Reid Hoffman once remarked, “As the networked age has increased the competitive importance of speed, the key secret is now scaling up at speed.”
In other words, the internet has enabled consumers to rapidly and easily access and assess new technologies that in turn become exponentially more valuable via network effects. It’s therefore more important than ever to get a validated product to market and iterate effectively before the competition. Therein lies the potential and promise of lean methodologies: the ability to learn what users want in the most efficient manner possible.
But that begs the question: from a practical perspective, what progress has product management as an industry made to reduce the waste during throughout the development lifecycle? And what opportunities are there still to improve? We asked more than 100 product managers to establish some benchmarks, and we found five points of interest.
1. Moving fast isn’t cheap
Contrary to what you may have thought, large organizations on the whole don’t take longer to develop digital products than smaller, supposedly more ‘nimble’ companies.
But that speed comes at a significantly higher cost. And in case you’re wondering if product teams have been able to reduce monthly costs by spreading development out over a longer time horizon, just the opposite happens.
As project durations increase, apparently so does complexity which leads to additional costs. Product managers at large organizations should expect that moving faster will come at a cost, and that the best way to lower costs is to decrease the scope of projects into smaller chunks.
2. Building products in-house can reduce costs
In our study we found that more than 80% of respondents develop products in-house while less than 20% outsource to agencies for either parts of or the entire process. Making the digital investment in digital product capabilities seems to be a priority, and it costs less on average per month.
Although building product development capabilities in-house is capital and effort-intensive upfront, it could pay off if your organization intends to invest in developing more than just a couple products.
3. Investments in tools grow as companies get bigger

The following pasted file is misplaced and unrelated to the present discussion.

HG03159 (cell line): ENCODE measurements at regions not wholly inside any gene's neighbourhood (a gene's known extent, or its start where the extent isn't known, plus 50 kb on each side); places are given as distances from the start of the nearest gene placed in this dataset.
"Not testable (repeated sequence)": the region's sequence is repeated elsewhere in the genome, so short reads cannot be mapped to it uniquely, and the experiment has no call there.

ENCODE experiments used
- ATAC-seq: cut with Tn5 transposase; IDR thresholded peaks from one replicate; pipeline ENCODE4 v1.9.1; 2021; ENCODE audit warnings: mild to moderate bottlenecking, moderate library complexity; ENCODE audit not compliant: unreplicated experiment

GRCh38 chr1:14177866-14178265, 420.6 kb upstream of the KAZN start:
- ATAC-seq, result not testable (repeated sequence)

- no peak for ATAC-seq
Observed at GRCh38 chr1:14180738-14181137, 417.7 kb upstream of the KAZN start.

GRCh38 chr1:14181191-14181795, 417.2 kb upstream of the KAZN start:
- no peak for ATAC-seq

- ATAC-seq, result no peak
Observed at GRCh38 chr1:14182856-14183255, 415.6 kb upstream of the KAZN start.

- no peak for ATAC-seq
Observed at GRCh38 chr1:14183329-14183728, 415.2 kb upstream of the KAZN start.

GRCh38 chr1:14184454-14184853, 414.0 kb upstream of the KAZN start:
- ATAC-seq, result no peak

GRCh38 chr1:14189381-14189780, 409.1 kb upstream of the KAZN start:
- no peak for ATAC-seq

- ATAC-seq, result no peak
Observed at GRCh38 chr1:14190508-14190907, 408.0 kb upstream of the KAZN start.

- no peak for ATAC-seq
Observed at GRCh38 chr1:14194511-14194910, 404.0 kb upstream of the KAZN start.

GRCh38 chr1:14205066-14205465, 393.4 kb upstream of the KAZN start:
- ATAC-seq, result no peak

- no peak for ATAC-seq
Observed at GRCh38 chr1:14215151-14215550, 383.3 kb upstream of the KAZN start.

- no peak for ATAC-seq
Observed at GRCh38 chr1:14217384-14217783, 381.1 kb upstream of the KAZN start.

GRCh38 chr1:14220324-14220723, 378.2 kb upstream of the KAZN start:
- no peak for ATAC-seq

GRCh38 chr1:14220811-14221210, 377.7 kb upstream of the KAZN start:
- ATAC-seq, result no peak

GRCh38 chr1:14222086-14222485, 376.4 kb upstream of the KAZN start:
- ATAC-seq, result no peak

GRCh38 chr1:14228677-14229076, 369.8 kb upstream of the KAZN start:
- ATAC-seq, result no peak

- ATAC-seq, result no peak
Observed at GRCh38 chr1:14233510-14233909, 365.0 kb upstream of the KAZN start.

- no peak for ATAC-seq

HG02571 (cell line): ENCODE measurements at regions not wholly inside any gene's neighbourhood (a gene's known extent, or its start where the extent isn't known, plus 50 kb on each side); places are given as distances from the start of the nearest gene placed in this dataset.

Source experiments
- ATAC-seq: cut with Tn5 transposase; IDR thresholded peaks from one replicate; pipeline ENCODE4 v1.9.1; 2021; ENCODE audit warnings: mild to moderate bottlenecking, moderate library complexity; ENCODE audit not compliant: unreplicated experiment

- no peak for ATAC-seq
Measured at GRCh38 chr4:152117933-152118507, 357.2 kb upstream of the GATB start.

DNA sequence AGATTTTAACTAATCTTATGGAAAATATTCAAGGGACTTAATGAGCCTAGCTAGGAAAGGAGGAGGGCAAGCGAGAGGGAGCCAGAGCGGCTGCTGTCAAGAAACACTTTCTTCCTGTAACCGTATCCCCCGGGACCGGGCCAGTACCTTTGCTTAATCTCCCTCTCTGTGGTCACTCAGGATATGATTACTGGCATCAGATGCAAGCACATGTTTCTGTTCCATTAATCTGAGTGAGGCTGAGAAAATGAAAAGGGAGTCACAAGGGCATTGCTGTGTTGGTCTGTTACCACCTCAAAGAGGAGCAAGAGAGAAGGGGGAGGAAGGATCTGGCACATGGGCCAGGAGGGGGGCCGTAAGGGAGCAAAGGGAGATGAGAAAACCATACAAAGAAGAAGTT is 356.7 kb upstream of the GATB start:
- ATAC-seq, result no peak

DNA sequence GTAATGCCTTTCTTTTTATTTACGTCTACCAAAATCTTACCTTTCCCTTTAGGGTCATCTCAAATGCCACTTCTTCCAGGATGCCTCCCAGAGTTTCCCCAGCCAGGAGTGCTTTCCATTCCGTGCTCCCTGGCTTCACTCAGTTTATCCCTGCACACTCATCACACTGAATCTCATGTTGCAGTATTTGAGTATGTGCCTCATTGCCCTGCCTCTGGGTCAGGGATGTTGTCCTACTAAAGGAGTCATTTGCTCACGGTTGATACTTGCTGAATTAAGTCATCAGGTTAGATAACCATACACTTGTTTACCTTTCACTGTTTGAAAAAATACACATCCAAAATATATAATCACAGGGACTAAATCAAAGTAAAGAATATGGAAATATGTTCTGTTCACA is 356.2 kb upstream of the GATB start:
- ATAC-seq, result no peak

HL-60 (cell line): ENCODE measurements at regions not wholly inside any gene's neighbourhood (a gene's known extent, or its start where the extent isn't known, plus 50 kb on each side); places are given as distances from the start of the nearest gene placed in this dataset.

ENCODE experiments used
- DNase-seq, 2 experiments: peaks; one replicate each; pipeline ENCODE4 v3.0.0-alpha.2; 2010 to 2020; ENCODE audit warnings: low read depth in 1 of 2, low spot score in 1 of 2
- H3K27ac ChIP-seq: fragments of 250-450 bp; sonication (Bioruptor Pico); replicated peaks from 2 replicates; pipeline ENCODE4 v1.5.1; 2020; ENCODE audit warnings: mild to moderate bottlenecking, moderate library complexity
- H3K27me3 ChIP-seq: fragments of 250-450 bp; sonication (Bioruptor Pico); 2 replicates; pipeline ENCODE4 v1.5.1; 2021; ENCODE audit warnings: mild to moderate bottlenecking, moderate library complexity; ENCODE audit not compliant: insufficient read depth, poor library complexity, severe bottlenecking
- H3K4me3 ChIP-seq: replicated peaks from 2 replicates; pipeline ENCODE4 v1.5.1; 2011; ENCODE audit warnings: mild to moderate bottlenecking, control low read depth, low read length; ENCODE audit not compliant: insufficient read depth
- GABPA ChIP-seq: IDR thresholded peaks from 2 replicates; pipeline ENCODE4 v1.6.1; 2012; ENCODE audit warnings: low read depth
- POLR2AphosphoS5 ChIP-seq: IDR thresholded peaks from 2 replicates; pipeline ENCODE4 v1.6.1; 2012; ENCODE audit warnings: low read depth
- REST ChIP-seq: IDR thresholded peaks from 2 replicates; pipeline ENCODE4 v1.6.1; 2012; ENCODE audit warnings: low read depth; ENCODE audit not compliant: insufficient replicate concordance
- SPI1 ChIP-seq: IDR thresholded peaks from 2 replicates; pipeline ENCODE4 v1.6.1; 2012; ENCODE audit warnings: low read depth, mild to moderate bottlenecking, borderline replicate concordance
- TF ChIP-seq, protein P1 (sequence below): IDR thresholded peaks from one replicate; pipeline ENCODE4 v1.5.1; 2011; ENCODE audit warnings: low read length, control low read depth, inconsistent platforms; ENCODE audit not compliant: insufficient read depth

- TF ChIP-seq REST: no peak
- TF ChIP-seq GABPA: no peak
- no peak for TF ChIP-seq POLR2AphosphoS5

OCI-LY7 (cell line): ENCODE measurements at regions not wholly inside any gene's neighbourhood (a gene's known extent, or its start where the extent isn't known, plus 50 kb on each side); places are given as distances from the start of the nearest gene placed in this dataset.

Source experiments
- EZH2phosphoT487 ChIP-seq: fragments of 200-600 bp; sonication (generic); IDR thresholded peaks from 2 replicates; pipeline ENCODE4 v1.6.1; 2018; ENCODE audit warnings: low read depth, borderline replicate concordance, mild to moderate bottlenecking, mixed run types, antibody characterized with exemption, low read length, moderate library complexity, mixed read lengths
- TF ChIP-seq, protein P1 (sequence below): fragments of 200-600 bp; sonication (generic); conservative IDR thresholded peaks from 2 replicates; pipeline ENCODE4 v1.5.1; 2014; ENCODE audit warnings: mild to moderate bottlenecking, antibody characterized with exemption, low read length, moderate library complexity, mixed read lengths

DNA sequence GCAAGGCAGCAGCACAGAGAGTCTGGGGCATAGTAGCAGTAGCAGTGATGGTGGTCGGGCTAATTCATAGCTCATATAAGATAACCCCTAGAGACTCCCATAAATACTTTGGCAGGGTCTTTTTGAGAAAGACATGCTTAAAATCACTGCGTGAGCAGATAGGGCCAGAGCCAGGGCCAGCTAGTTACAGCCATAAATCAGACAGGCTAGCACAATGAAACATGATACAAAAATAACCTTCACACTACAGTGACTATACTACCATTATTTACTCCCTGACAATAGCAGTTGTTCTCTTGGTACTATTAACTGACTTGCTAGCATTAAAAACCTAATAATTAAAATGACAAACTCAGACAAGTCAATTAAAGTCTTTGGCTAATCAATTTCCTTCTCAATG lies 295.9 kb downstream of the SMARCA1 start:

Of the tools our respondents reported most commonly using, the top 15 were dominated by project management, collaboration, cloud, and source code management. And spending on tools begins very modestly before increasing rapidly with company size.
Interestingly, the percentage of respondents who reported “I don’t know” also spiked in step with number of employees. For large organizations, product managers aren’t necessarily expected to budget for tools, and it would seem that sharing tools and resources across the organizations becomes increasingly common. Considering tools that can scale with the organization should be a point of focus for product managers in growth stage companies.
4. Engineers are apparently chief estimators
When it comes to budgeting, over half of our respondents rely on an estimate from engineering teams, despite the fact that such estimates are notoriously unreliable. Best practice would dictate an iterative approach to budgeting, so that products can be validated in steps, but only 12% of respondents reported budgeting that way.
In the coming months, we’ll further explore if budgeting methodologies have any correlation with product development efficiency. For now, we know that product managers with iterative budgeting structures are a potentially cutting-edge minority.
5. The stress of failure isn’t confined
We asked product teams to tell us about the other departments that were impacted by a recent product failure. Marketing and sales departments were the most commonly affected, while the C-suite was surprisingly insulated.
No matter how many best practices you adhere to, failure is always a possibility. Product managers that want to limit the potential fallout would be wise to build rapport and buy-in from the teams that could be seriously impacted (not to mention the fact that sales and marketing teams are also instrumental to a product’s success).
Where do we go from here?
The findings above from our report provide insight into how product managers are currently working toward and/or missing opportunities for limiting waste in product development. As speed to market becomes increasingly important, it’ll be worth tracking these benchmarks in the coming years to better identify how companies increase efficiency. In next year’s report we’ll be looking for indicators to determine whether large organizations are able to find ways to develop products quickly without encumbering proportionately large costs, and whether budgeting methodologies will evolve with lean methodologies.